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Is Christmas losing its sparkle? Flurry points to drop off in yuletide download growth

Is Christmas losing its sparkle? Flurry points to drop off in yuletide download growth

There are two ways of looking at the drop in app growth over Christmas pointed to by Flurry's MD for Europe Richard Firminger during his talk at Casual Connect Europe in Amsterdam.

It could be taken as worringing news, with the festive spike developers have become used to accommodating now looking like it's lost its momentum.

The positive spin, however, is that it suggests Christmas isn't necessarily the-be-all-and-end-all. The mad rush to get apps out or updated in time for the big day looks set to lose some of its urgency in the years ahead.

"We are seeing a slowdown [at Christmas]," offered Firminger, pointing to in-house stats that claimed Christmas downloads had grown by 90 percent in 2012. One year later, that growth had dropped to just 11 percent.

"It would be fair to say that in the early adopter markets like the USA and Europe – where there's already one or more devices per household - there's no reach cause for lots of downloads because there's no real surge in devices," Firminger continued, adding substance to the trend.

"It all means Christmas is not quite as intense as it used to be."

Industry by numbers

Flurry is, of course, certain that its numbers carry significant weight. The company monitors 4.8 billion app sessions a day, and its software can be found in 1.3 billion active devices around the globe.

"If you're thinking that pretty much sounds like all of the devices out there, you're right," Firminger stated.

"We're the world most penetrated piece of software in devices. Almost every one of you here will have Flurry software in your phones or tablets. So, you can see that if you get a device and start downloading apps, it's really difficult to avoid us actually."

Just as Flurry continues to grow, so does the app business as a whole.

"We're seeing twice as many new app starts on a quarterly basis than we did two quarters ago," he added. "You guys around the world are just getting busier and busier and busier at creating apps. There's more choice than ever before – it's a phenomenal new content explosion."

Worldwide market

It's a truly global business, too. Firminger pointed to the increasingly international nature of the app business, with a developer scene that's no longer dominated by the US.

"The international markets are really killing It," he added. "That's why I love being in Europe – you guys are particularly strong at doing this.

"When it comes to the whole app economy that Flurry sees – which is about half of all apps out there - we saw mobile use growing at 115 percent in 2013. These devices have just become a part of everything we do every day.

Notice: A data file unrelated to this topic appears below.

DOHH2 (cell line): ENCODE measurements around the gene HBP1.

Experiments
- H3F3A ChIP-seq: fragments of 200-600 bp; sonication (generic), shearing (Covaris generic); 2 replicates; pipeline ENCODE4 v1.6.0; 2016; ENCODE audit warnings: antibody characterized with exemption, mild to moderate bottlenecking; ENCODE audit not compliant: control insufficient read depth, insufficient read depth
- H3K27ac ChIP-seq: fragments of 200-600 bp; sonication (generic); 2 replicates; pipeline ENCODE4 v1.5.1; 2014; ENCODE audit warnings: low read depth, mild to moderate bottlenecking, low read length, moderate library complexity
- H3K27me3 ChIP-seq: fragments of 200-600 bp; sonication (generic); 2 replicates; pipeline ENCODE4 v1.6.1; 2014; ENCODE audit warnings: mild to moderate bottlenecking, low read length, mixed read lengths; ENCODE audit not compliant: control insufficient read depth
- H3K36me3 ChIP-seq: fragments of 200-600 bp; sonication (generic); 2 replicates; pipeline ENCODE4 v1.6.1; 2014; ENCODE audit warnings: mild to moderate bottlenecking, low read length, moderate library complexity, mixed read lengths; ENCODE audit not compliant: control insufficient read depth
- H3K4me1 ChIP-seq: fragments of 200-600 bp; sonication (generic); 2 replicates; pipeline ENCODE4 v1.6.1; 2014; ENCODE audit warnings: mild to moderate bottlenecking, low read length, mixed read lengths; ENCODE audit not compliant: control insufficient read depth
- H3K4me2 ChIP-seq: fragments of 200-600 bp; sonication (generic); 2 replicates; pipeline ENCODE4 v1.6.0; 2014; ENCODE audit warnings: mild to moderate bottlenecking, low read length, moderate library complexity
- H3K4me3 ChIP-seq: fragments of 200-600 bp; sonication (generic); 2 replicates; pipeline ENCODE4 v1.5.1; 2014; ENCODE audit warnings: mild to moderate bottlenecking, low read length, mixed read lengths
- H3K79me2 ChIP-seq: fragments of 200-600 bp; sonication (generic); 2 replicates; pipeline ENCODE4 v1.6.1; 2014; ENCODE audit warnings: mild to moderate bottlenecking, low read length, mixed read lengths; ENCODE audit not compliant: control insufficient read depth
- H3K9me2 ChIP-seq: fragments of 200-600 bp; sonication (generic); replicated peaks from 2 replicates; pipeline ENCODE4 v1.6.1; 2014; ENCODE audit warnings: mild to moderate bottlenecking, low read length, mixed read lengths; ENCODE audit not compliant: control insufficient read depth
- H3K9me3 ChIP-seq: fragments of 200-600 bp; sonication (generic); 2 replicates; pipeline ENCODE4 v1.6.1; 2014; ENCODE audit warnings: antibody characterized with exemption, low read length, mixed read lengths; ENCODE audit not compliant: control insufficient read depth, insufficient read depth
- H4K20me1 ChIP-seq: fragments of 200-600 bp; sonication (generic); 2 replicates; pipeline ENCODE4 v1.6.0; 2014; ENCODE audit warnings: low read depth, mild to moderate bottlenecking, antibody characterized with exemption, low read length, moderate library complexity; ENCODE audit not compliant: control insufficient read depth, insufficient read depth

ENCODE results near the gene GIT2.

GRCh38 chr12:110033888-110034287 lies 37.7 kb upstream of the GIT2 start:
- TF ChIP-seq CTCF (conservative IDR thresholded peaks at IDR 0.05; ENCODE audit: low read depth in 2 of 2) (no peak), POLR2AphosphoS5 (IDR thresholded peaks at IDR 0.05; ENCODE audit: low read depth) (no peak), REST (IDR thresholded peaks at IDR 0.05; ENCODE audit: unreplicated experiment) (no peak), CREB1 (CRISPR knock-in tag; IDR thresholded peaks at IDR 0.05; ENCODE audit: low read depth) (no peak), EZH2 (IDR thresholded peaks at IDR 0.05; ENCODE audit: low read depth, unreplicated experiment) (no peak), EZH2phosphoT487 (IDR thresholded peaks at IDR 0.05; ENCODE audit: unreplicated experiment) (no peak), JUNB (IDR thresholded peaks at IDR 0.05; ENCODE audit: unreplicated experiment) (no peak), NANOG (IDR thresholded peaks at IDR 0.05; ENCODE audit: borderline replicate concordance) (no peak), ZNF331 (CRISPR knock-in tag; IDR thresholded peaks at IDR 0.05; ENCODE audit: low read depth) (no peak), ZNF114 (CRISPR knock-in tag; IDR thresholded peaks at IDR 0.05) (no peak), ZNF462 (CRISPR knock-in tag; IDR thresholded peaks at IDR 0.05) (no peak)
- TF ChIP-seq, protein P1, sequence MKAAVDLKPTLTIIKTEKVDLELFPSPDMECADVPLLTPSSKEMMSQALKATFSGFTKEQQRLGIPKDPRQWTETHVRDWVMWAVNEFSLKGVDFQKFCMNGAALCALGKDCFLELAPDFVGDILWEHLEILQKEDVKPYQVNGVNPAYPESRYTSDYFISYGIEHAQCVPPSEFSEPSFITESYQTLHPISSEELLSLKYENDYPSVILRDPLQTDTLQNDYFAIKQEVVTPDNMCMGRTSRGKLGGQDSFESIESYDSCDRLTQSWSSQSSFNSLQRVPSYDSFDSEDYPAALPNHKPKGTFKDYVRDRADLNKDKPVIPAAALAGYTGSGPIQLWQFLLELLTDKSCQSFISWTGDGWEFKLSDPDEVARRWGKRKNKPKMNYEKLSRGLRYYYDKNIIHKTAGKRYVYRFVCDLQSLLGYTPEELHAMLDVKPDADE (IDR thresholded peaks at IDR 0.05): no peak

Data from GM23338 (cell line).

"We feared that games might have reached maturity, but we're still seeing just under 70 percent CAGR (compound annual growth rate) every year. Consumers seem to be showing no slowdown in the amount of social games they want to play – Candy Crush etc have proved that really, we're all gamers, and that growth is set to continue."

When it comes to the type of apps and games those consumers want to download, Firminger added that free apps are – perhaps predictably – continuing to dominate.

"In the previous three years, we'd seen somewhere between 80 to 85 percent of apps being free. Now that's suddenly shifted to 90 percent," stated Firminger.

"What we can take from that is, consumers want free content more than they want to avoid ads. We're all under the theory that consumers hate advertising – that's probably true. But like the TV market and the radio market – and newspapers too, which full of ads cover to cover – none of them would be here without advertising.

"Consumers are clearly making a trade off between the direct cost of the app and the cost of watching ads, and they're choosing to go with the latter overwhelming. We don't see that trend subsiding, either."

Takeaways

So, what other major trends has Flurry deciphered from its masses of data? According to Firminger, Amazon is winning the "gifting war" over Christmas.

"I should say I used to work at Amazon, but Amazon is good at selling stuff. Price, convenience and choice are the three tenets of the Amazon business," he continued.

"With the Kindle, the target audience is wealthier middle class – they can afford these devices – and I think the form factor is a pretty nice bit of kit. Over Christmas, Amazon won the gifting war, with the biggest uplift over the holidays."

Firminger's other major assertion was that, despite notable barriers to entry for western developers, China remains a massive opportunity.

"In part due to the size of its population, China will remain the largest market for active mobile usage in the world forever," he confirmed. But, Firminger continued, whereas just 13 percent of the apps downloaded in the UK are made in Britain, in China, Chinese-based apps account for 64 percent of all downloads.

"You can see that they're complete out of sync with the rest of the world," Firminger concluded. "Nearly seven out of 10 apps are built by the Chinese – that's a big, big opportunity, though I'm not saying it's in any way easy."


With a fine eye for detail, Keith Andrew is fuelled by strong coffee, Kylie Minogue and the shapely curve of a san serif font.

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